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Textbooks in Alternate Format:
National Federation of the Blind Legislative
Agenda for Higher Education

With an estimated 1.1 million blind Americans, the National Federation of the Blind (NFB) was formed to act as the voice of this population. At the second session of the 109th Congress, which met in 2006, the NFB proposed that Congress enact The Higher Education Textbook Access Act. The purpose of this act is to require publishers of textbooks used in higher education to produce electronic editions for blind students in an accessible, nonvisual standard format.

Taking a position similar to that of AHEAD, NFB contends that failure to provide equal access is a denial of equal opportunity. NFB's position is that this violates the equal access provisions of the Americans with Disabilities Act and Section 504 of the Rehabilitation Act of 1973, as amended. NFB advocates for the enactment of a policy that contains specific standards for textbook access in higher education in order to ensure equal opportunity for blind students.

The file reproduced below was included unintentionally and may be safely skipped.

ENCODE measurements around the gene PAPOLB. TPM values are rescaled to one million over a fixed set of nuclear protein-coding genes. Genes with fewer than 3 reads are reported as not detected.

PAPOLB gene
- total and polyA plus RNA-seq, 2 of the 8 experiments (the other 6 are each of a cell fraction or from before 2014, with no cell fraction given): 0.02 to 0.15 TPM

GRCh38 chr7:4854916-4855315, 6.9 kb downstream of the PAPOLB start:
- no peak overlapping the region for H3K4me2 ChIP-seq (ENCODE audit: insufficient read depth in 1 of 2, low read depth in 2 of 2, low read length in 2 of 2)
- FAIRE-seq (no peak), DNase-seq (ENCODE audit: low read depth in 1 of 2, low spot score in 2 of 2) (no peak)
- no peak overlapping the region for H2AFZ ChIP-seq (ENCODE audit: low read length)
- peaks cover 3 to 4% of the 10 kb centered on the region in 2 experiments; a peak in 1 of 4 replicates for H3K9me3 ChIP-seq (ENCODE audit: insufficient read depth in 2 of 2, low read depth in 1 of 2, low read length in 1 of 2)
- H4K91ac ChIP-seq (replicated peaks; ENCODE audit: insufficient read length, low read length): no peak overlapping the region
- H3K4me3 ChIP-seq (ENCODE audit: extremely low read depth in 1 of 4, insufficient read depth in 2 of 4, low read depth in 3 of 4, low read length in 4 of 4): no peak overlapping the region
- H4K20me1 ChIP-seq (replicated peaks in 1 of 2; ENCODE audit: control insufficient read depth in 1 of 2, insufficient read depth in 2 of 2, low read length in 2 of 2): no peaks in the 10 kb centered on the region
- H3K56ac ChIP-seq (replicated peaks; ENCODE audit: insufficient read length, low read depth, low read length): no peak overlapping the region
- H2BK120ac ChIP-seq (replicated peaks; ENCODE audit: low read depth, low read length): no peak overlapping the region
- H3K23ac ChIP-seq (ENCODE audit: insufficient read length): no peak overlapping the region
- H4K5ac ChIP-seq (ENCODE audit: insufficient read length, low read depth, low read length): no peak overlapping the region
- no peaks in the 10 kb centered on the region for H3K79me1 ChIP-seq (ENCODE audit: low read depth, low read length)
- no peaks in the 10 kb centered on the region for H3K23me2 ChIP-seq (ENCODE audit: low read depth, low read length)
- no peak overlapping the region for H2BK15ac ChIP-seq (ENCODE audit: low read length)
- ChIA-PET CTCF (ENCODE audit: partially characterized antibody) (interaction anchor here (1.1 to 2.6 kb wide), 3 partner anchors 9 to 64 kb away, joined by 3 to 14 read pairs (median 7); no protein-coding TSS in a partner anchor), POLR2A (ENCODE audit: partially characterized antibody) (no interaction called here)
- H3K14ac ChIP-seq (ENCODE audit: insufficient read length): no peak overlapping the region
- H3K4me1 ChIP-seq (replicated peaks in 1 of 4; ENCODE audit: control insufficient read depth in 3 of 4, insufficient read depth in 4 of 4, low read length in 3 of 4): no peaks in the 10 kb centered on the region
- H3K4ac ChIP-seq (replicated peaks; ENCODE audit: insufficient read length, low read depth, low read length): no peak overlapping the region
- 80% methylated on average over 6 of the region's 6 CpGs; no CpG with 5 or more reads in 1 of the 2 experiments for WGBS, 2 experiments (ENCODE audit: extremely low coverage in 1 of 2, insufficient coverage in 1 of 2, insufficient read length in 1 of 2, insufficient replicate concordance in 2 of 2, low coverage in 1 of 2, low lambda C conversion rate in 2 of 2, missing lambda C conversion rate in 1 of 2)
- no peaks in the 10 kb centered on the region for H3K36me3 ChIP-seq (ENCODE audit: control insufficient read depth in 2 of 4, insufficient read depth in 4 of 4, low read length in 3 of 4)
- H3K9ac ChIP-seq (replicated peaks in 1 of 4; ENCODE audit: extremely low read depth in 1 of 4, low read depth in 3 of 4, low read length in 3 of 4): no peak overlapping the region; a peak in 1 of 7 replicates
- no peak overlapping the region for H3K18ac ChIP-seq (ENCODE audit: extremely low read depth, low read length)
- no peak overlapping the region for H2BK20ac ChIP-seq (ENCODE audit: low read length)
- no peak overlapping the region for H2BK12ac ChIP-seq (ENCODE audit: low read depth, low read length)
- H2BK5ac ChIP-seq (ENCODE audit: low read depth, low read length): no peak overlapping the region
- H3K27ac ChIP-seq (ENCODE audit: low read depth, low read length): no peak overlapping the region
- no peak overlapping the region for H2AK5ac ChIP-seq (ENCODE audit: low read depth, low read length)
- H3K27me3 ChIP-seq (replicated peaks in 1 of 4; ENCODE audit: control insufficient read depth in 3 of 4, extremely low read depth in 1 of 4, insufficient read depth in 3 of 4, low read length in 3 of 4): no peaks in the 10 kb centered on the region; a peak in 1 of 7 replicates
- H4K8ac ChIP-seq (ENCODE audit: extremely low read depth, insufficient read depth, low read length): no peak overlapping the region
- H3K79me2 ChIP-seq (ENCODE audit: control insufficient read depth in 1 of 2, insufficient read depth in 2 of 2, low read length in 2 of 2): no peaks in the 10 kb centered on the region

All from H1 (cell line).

To implement such a policy, NFB is requesting that Congress enact legislation with clear, specific, and practical standards and procedures to address accessibility needs of blind students in higher education. As part of IDEA 2004, Public Law 108-446, publishers of elementary and secondary school textbooks are required to produce electronic editions which must be prepared in an accessible, nonvisual format, meeting a federally prescribed national standard (see NIMAS/NIMAC on previous page). NFB supports the enactment of The Higher Education Textbook Access Act which would require the publishers of higher education textbooks to meet the same standards.
For more information about the National Federation of the Blind, visit the website at


Forcina Hall, Room 101

The College of New Jersey

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Professor Amy G. Dell

Managing Editor

Anne M. Disdier